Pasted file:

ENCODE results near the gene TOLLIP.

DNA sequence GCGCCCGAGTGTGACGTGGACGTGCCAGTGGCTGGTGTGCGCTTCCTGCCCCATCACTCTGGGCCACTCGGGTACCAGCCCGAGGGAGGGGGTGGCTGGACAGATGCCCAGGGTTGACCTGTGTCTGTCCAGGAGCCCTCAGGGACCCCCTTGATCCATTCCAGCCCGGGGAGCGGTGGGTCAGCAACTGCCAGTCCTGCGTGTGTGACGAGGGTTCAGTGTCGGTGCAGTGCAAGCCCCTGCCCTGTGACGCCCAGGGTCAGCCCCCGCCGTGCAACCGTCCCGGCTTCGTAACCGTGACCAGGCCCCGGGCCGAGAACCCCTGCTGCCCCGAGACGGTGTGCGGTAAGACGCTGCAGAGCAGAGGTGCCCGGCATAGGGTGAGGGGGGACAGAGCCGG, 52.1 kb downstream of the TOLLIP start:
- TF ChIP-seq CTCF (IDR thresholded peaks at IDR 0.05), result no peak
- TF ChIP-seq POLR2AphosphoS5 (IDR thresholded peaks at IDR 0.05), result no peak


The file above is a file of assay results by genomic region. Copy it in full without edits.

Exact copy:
ENCODE results near the gene TOLLIP.

DNA sequence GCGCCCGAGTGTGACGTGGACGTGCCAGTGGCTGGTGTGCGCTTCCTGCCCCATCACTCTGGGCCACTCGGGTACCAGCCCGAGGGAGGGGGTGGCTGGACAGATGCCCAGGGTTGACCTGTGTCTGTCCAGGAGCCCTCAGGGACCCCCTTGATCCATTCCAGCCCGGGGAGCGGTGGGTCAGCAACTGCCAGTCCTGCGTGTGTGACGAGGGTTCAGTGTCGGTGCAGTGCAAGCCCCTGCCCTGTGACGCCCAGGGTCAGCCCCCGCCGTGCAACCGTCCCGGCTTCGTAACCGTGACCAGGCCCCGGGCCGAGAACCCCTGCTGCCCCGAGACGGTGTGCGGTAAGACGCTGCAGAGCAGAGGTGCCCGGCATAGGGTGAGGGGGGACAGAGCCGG, 52.1 kb downstream of the TOLLIP start:
- TF ChIP-seq CTCF (IDR thresholded peaks at IDR 0.05), result no peak
- TF ChIP-seq POLR2AphosphoS5 (IDR thresholded peaks at IDR 0.05), result no peak